Mahler - Symphony No.9
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Label: Channel Classics
Cat No: CCSSA36115
Number of Discs: 1
Release Date: 18th May 2015
ArtistsBudapest Festival Orchestra
The stunning new recording by one of the undisputed contemporary Mahlerians, Ivan Fischer.
The Ninth Symphony was the last score completed by Mahler, and it could well be that this was how he originally meant it to be. With Beethovens’ Ninth and the unfinished Ninth by Bruckner in the back of his mind, he was deeply superstitious about symphonies and the number nine. At least, that is what his wife Alma had to say. But did he really intend the work to be nothing less than a farewell to life, as the moving final movement seems to suggest, and as it has so often been interpreted by Mahler specialists?
According to the conductor Leonard Bernstein, the last pages of the symphony are “the most musically realistic description of death itself”.
"Fischer’s elite band have always displayed superb Mahlerian credentials." - Sunday Times
1Symphony no.9 in D major - I. Andante comodo
2Symphony no.9 in D major - II. Im Tempo eines gemachlichen Landlers
3Symphony no.9 in D major - III. Rondo-Burleske
4Symphony no.9 in D major - IV. Adagio
Happily, such is not the case here. Following Mark Elder's recent musically spacious account with the Hallé, this latest disc in Iván Fischer's ongoing Mahler cycle with the Budapest Festival Orchestra is captured in an entirely natural and believable acoustic. While placing the listener midway back in the stalls at Béla Bartók National Concert Hall in Budapest's Palace of Arts, there is no loss of clarity: the all-important wind solos emerge distinctly, while timpani and heavy brass never obtrude, coming to the fore only when called for by Mahler.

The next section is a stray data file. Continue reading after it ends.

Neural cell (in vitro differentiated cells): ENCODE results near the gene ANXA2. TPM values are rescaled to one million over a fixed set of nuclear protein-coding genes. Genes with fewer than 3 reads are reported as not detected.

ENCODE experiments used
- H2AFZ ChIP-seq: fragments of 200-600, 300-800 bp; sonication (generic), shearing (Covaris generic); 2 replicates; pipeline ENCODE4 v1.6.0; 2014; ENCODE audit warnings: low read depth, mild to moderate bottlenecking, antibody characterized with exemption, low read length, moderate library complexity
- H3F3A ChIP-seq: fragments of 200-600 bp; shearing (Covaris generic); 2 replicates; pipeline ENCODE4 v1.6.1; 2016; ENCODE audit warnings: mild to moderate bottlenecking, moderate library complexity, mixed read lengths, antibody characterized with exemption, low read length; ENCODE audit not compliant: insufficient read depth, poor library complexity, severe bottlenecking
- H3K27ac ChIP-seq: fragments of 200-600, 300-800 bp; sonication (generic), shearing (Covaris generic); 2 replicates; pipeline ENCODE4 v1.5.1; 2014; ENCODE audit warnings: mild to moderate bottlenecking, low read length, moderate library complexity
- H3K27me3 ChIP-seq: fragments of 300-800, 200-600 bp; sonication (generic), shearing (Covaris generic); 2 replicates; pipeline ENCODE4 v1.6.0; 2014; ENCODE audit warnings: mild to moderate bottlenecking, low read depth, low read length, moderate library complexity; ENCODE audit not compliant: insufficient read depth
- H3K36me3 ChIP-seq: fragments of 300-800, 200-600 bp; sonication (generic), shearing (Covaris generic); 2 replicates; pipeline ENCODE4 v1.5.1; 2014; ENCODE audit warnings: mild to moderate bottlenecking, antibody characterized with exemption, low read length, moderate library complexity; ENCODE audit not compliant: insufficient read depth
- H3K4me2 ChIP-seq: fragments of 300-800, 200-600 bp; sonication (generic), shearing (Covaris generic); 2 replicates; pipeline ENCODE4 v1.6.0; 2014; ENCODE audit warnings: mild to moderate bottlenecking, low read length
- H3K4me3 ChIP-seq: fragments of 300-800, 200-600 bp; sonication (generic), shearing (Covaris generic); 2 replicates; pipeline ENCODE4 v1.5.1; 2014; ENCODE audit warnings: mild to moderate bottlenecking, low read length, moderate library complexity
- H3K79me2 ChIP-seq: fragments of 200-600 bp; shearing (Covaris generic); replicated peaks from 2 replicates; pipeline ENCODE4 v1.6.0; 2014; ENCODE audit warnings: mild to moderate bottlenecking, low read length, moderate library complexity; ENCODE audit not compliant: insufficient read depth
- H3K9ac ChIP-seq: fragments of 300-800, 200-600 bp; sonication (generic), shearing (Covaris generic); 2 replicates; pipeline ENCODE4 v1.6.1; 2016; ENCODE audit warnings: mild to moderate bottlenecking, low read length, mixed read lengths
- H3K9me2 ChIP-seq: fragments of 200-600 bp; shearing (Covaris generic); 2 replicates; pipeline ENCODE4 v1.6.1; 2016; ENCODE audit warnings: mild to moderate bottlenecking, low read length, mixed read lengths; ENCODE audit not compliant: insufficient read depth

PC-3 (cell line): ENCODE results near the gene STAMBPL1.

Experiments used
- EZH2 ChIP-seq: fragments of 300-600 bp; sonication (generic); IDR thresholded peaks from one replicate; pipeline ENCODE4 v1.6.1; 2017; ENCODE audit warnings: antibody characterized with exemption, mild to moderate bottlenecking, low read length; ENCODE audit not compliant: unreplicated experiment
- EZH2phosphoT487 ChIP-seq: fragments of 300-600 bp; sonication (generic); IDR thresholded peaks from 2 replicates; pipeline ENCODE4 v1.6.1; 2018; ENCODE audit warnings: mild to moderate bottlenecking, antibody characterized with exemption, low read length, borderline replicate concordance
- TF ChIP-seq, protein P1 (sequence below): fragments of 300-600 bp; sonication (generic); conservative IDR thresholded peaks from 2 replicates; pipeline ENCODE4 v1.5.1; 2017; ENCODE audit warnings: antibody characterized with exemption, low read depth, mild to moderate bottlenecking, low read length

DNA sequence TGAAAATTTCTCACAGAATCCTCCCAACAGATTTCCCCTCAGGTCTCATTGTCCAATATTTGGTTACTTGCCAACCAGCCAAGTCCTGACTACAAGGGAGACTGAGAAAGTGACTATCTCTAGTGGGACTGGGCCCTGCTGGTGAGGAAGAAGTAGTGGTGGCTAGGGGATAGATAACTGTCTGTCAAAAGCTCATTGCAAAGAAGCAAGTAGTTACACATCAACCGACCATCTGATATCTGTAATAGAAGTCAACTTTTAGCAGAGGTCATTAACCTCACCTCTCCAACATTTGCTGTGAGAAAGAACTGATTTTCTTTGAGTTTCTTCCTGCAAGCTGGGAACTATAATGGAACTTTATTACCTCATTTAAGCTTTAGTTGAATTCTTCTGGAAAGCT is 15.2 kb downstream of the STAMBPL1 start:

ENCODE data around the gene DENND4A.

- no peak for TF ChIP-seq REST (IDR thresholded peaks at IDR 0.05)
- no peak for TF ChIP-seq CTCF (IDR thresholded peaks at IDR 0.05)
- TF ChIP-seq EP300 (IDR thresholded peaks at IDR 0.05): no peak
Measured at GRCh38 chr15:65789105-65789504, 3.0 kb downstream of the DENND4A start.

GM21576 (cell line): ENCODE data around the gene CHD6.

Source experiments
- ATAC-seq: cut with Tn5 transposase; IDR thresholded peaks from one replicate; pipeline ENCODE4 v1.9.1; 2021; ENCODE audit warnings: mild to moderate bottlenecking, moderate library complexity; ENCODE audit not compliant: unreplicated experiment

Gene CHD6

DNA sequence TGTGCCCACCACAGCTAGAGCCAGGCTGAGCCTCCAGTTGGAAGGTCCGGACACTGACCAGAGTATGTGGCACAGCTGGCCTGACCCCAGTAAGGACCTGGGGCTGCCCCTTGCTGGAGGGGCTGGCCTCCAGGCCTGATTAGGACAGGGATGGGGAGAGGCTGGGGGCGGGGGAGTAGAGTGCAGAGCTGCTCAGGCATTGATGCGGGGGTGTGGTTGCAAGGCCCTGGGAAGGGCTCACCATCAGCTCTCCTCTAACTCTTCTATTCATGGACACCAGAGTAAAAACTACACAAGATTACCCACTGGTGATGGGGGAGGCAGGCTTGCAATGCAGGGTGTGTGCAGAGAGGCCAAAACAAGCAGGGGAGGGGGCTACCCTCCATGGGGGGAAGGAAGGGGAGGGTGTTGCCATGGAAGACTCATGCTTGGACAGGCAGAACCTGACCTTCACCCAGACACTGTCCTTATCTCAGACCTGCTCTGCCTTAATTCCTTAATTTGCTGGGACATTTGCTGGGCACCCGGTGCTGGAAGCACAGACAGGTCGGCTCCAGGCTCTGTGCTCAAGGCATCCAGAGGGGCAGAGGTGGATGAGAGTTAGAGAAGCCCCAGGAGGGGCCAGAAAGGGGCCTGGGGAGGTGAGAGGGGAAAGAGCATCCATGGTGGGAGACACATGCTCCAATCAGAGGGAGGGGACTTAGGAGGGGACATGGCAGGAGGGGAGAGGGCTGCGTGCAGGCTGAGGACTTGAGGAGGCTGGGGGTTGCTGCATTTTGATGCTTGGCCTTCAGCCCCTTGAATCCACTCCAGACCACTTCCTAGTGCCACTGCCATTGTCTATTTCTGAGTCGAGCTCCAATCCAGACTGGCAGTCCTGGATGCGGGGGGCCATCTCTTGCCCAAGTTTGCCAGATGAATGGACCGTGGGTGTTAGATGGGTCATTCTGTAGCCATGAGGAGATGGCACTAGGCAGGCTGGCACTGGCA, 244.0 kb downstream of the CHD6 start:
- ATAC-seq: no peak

This pleasingly natural balance fits hand-in-glove with a fairly brisk yet unhurried reading. The opening movement is a proper Andante, the main 'farewell' theme beautiful but not overindulged as it too often can be, while the climaxes have a rare urgency, with inner textures commendably clear. There's some outstanding solo playing, the horns in particular excel themselves, and the strings are ardently expressive. It's not often that you'll hear the reflective and the passionate so perfectly balanced and nuanced as in this performance.
In the middle movements, Fischer manages to capture the irony without spilling over into heavy-handed forcefulness. The Ländler swings into life with real style (some exceptionally nimble bassoon playing), as does the speeded-up waltz that forms the second section, while the throw-away ending is judged to a nicety. There's proper menace and defiance to the macabre Rondo-Burleske, where the variety of orchestral colours leaps out like so many flickering flames. Horns are again on their mettle, as are the clarinets. The central section opens up marvellously, with rapturous harp swirls, and the final chaotic accelerando is both thrilling and terrifying.
The urgency even spills over into the opening bars of the Adagio, before the tempo settles for the main theme itself: searingly emotive yet with real transparency to the textures. The hushed second section is delicate as a lily, and the increasingly impassioned returns of the main theme are deeply felt. The closing pages are as fragile as a forgotten dream, the shading beautifully observed until all dissolves in the final bars. There's no doubting here that the musicians of the Budapest Festival Orchestra are in the very highest class, and by the end the listener is left overwhelmed yet with a profound sense of calm. It's as moving a performance as any captured on disc, and Channel Classics' engineers do it proud.
Time will tell whether Fischer's reading can take its place alongside the greats in this work – Bruno Walter, Karel Ančerl, Claudio Abbado chief among them – but initial acquaintance indicates this is a strong likelihood. It's certainly the outstanding release so far of Fischer's much-admired Mahler cycle.
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